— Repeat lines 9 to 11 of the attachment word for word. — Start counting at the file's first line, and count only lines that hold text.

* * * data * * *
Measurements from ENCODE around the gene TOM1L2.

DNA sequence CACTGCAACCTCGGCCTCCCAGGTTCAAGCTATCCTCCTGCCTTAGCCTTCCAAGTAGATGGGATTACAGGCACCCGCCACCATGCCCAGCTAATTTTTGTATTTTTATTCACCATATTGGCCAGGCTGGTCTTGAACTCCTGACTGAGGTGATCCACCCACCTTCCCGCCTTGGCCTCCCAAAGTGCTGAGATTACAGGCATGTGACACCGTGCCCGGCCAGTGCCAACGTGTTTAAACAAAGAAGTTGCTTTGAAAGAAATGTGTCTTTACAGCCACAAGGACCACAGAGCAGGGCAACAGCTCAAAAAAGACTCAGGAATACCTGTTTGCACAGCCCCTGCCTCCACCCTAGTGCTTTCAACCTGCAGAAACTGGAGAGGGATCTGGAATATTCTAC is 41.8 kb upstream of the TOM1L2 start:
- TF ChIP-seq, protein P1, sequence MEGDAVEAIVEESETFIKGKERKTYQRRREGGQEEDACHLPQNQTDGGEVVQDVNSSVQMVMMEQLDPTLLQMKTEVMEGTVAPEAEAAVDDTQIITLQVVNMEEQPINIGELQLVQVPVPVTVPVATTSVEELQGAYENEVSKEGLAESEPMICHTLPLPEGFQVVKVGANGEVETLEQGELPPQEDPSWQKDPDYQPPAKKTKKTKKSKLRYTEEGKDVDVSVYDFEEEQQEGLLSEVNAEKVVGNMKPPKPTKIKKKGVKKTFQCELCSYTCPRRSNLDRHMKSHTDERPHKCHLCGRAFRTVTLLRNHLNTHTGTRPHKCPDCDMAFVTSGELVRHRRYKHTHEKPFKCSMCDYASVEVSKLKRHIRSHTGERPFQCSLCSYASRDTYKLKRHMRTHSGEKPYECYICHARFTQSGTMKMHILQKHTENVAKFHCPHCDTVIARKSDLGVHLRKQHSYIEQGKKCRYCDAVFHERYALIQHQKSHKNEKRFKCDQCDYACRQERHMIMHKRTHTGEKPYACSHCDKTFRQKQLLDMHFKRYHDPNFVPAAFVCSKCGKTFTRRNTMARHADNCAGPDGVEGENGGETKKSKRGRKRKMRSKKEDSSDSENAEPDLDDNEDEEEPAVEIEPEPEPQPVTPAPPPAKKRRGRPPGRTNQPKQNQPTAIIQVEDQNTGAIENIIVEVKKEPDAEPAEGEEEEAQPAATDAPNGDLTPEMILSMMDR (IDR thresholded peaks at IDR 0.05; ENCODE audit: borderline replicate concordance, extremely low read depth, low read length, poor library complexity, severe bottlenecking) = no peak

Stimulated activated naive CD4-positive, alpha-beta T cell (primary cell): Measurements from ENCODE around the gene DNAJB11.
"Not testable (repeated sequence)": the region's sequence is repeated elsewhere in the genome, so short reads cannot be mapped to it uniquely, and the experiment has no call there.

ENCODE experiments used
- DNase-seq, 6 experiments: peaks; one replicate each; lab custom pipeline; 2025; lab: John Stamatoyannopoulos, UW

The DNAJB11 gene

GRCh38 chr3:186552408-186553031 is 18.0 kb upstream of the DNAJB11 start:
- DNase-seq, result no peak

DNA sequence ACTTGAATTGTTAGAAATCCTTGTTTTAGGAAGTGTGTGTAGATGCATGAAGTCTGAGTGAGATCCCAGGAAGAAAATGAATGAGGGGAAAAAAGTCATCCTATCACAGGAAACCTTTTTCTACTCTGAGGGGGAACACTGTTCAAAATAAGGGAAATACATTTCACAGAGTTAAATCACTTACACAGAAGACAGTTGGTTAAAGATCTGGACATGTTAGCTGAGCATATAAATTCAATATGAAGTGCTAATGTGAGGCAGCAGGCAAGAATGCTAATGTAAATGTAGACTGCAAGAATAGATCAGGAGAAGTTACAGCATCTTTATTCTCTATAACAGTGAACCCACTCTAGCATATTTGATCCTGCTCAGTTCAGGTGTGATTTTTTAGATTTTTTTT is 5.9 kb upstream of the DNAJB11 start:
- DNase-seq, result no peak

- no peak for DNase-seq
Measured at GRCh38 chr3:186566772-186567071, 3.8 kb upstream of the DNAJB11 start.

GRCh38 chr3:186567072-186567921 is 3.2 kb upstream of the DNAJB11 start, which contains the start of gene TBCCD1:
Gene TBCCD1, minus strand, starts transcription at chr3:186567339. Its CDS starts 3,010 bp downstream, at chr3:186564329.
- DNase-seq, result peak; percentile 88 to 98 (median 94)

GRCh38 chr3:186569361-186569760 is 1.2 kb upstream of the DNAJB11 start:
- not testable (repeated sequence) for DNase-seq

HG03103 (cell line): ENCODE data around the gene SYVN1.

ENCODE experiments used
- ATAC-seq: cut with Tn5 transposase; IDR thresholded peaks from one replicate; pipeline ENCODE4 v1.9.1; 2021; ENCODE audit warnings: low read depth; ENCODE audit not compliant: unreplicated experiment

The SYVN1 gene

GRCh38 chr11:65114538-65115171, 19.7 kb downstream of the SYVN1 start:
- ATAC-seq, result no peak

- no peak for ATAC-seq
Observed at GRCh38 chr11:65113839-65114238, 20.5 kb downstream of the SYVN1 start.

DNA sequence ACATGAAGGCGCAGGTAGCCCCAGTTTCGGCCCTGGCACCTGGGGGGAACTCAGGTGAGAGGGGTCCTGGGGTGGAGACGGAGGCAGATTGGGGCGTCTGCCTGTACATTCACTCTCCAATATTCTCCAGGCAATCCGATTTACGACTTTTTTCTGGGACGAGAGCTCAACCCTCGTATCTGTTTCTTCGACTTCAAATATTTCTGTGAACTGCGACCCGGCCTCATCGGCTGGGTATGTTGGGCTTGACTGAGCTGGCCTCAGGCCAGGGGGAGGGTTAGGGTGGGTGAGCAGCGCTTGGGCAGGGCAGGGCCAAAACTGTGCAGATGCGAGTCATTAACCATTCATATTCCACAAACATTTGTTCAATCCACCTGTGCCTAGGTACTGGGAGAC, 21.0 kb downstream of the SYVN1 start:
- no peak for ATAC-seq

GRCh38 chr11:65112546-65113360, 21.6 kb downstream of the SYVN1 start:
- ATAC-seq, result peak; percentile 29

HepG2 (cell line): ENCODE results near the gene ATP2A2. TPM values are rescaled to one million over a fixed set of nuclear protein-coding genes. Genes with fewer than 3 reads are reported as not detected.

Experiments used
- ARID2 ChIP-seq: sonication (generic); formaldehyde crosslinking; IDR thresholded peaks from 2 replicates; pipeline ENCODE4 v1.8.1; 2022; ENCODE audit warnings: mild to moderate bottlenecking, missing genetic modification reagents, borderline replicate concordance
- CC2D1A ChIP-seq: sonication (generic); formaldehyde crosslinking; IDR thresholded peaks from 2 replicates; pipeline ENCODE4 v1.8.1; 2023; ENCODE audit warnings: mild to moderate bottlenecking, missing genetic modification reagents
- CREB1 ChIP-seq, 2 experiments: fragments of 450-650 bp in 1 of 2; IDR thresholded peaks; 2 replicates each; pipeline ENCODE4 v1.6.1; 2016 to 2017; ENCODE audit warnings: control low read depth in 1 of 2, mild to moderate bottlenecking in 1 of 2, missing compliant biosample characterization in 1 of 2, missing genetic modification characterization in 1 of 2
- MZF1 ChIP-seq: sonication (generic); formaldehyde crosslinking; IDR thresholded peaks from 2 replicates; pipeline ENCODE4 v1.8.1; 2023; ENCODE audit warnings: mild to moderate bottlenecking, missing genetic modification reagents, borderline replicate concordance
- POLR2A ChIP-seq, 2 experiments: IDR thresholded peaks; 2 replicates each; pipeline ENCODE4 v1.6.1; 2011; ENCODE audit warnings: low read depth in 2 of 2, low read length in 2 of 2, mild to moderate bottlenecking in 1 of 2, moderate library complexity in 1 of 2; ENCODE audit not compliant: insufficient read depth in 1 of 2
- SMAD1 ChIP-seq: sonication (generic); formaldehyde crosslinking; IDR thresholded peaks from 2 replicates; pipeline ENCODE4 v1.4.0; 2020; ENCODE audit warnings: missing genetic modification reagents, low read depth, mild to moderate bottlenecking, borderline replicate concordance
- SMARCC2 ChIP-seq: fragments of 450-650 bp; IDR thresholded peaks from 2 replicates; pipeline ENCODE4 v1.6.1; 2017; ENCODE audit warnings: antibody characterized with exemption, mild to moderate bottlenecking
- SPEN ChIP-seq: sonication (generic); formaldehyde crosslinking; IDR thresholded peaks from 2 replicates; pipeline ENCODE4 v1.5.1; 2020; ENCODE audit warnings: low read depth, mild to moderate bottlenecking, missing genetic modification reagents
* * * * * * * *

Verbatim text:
GRCh38 chr3:186552408-186553031 is 18.0 kb upstream of the DNAJB11 start:
- DNase-seq, result no peak

DNA sequence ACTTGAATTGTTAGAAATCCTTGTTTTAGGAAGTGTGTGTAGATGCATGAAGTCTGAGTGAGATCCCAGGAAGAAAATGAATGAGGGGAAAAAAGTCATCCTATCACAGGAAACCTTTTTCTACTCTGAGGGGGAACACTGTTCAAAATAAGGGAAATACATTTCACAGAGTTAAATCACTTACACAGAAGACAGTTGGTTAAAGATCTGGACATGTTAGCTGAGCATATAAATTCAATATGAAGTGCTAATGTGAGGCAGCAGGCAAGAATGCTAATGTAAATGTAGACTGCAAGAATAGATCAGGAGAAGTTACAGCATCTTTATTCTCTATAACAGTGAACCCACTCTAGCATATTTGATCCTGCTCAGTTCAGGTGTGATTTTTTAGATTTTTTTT is 5.9 kb upstream of the DNAJB11 start: